By Christian Viveros-Fauné
By Miriam Felton-Dansky
By Tom Sellar
By Tom Sellar
By Jessica Dawson
By Tom Sellar
By R. C. Baker
By Tom Sellar
Edith Bouvier Beale and her daughter"Big Edie" and "Little Edie"were not acting, and certainly not following a set script, when they displayed themselves for the Maysles Brothers' camera in 1975; they were merely presenting themselves, as we all do, pace Erving Goffman, in everyday life. That their idea of everyday life had become so different from everyone else's is the source of the movie's fascination: Even if it's too ludicrous or pathetic or appallingly messy to look at, you can't look away from it, it's so unlike your own experience. And yet we know where the Beale ladies came from (the celebrity association with Jackie O. doesn't hurt). We have an idea of the kind of life from which they sank into what we see. They're a photographed reality, not a calculated reconstruction of one. What could artists do, not only to replicate a reality so absolute, but to heighten it to a degree that justifies singing, not as an artifact in the Beales' eccentric life, but as a natural expression of it? In terms of truth, how could a musical number trump a document?
That the answer is "it couldn't, by definition" doesn't mean there are no pleasures in music. The creators of Grey Gardens, the musical, have invented something that owes its inspiration to the documentary but never pretends to replace it: What one is watching is always an artists' fantasy inspired by the movie, and telling a quite different story, with claims to mythic rather than factual meaning. This is not the tale of what actually happened to the Beales, mother and daughter, but a prototype of what happens to women, to the elderly, to the eccentric, when they insist on their individuality and drop, or are dropped by, the society whose mores they flout. That it's also a story of how the mother-daughter bond becomes simultaneously the two women's strength and the source of their misery keeps it from being a sentimental whine about women-as-victims. You can admire or empathize with women who accept their own mess and glory in it this way, but you certainly can't pity themand they'd be damned sooner than let you, anyhow.
The first half of the musical, taking place in 1941, is a stylized prequel to the movie's contents, displaying Grey Gardens, the Beales' lofty East Hampton mansion, in its initial immaculate condition, on what's meant to be the day of the party celebrating Little Edie's engagement to Joseph Kennedy Jr. Done in the style and spirit of a '40s musical, this act is built on a matrix of pastiche, with Big Edie's rehearsal of the songs she intends to sing for the occasion providing the excuse, sometimes tenuous, for a series of genre parodies that add an extra layer of surreal camp to the boisterous, bustling '40s tone, Big Edie's taste apparently running to '20s pseudo-Orientalia and other forms of concert condescension practiced by upper-class parlor sopranos. Inevitably, neither the concert nor the engagement comes off, but while the bustle builds up to the inevitable collapse of the Beales' hopes, we get a good, detailed map, much of it snuck into Michael Korie's constantly inventive lyrics, of the tensions that are going to turn the two ladies into a social anomaly.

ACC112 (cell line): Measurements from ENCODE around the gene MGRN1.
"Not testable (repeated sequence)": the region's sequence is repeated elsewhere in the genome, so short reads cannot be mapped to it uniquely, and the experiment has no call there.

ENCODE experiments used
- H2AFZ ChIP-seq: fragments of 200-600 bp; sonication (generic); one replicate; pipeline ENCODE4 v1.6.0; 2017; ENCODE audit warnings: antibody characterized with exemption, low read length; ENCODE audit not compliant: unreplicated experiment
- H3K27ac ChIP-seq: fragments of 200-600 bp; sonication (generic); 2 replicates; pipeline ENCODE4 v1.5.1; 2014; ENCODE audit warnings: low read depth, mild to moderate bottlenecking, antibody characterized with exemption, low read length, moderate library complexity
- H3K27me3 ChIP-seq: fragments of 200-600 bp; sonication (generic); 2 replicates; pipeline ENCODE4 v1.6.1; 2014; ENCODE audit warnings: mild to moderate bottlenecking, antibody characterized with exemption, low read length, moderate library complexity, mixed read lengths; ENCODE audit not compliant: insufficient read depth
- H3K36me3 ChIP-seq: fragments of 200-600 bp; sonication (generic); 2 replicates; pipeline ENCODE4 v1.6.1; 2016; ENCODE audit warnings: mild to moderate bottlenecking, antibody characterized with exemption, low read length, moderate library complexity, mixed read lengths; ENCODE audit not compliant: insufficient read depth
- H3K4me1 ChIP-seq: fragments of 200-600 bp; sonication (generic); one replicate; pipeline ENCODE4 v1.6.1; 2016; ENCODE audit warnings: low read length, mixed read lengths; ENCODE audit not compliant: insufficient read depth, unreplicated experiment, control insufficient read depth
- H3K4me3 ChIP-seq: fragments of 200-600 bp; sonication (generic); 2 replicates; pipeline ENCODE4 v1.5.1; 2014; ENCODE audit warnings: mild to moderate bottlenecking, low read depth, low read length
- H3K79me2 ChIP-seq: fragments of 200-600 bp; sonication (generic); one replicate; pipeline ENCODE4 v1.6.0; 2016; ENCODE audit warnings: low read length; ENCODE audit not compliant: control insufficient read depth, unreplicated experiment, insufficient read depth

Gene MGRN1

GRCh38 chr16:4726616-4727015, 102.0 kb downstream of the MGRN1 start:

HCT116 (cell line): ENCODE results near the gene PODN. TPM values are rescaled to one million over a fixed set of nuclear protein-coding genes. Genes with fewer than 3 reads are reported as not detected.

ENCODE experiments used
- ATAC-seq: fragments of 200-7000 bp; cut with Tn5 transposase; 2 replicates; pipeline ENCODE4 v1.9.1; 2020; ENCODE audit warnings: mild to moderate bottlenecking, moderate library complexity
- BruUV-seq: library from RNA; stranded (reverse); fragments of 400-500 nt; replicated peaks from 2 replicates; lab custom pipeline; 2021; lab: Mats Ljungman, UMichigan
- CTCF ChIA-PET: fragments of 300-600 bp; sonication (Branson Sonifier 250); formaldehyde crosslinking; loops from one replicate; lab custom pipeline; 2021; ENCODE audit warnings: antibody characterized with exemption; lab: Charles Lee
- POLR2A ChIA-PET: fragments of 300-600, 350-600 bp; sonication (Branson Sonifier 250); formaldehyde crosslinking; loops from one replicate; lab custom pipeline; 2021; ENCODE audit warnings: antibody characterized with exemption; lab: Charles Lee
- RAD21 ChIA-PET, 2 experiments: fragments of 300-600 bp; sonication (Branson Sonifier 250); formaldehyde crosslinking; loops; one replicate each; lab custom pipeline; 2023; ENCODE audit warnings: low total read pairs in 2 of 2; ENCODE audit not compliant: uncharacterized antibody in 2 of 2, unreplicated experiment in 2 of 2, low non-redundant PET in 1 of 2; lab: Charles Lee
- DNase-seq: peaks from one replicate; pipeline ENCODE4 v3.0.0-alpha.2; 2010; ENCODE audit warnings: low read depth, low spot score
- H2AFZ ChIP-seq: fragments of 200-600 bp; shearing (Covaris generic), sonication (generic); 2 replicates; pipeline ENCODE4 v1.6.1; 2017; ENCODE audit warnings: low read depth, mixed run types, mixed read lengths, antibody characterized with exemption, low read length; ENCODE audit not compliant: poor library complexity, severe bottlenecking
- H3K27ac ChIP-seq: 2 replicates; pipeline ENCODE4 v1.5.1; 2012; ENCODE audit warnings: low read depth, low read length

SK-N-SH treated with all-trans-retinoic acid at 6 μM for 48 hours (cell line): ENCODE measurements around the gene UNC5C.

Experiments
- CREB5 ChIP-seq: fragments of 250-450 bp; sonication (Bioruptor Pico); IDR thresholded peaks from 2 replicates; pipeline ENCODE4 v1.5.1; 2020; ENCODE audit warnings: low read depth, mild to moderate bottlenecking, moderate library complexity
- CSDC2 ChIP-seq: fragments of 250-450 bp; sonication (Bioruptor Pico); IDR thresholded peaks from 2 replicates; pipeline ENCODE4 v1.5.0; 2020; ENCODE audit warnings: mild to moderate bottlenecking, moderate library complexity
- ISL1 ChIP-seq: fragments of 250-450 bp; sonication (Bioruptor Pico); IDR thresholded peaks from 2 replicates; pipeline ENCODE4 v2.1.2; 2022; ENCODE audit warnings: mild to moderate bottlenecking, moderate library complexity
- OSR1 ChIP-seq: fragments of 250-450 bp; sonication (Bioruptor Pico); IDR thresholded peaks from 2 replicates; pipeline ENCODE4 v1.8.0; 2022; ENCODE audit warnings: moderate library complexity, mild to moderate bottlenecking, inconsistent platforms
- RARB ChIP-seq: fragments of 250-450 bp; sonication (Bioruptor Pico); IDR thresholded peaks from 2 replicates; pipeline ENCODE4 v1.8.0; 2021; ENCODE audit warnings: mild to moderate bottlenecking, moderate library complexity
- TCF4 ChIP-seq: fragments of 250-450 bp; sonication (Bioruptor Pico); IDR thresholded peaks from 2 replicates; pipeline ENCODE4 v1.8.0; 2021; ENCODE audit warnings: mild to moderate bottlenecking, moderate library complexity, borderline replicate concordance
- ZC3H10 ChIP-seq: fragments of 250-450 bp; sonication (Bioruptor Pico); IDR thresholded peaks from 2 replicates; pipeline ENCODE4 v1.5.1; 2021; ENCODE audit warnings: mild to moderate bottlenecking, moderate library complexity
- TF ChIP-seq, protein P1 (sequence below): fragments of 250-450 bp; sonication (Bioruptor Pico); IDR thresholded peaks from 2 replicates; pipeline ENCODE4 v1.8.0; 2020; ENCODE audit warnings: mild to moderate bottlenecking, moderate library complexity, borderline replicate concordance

What we don't get, because the second act takes up the story 30-odd years later, is what turned them into the eccentric recluses of the film. OK, Big Edie's husband got a Mexican divorce and Little Edie didn't marry a Kennedy, but women of independent minds have outlived worse social disasters without retreating into cat-infested isolation. For all the brilliance with which Grey Gardens tries to invent a way of viewing the storyand the second act contains its most brilliant number, the show-stopper in which the now-elderly Little Edie expounds her personal theory of fashion politicssome central connection is missing. The glamorous gowned and dinner-jacketed figures out of a Peter Arno cartoon who inhabited Act I have suddenly become half-demented crones living hand to mouth. However much we may admire their capacity to make do in the situation, we can't help wondering why and how it happened. That would be their drama, and it's precisely what the musical doesn't give us. It's too in love with the real people recorded on film to construct any dramatic life for them except in myth. But a myth is the one thing a documentary isn't. The more ingenious ways Korie and Frankel find to make the documentary material sing, the more remote the Edies seem from either the real figures on film or the giddy Long Island smart set of Act I. Even the show's wittiest stroke, a number describing the now derelict mansion from the cats' point of view, moves us away from the story, not into it.
All the more praise, then, to Michael Greif's production, which has given the loosely linked material a sense of unity, much helped by Allen Moyer's shadowy, gliding set and Peter Kaczorowski's subtly shadowy lighting. (William Ivey Long's genius for costuming this world is too well-known to require praise.) With one exceptionSara Gettelfinger, whose coarse manner and off-key belting as Act I's Little Edie are hopelessly out of placethe cast is seamlessly first-rate. Bob Stillman, Michael Potts, Matt Cavenaugh, and most of all Mary Louise Wilson, as Act II's 80-year-old Big Edie, make especially sterling contributions. And Christine Ebersole's double triumph is sheer staggering magic: She plays both Act I's Big Edie, a Billie Burke matron with sour milk and Tabasco added, and Act II's frumpy, dotty, desperate Little Edie, a Beckettian tramp weirdly compelled to sing show tunes. When her transcendent energy's switched on, Grey Gardens seems a perfect musical.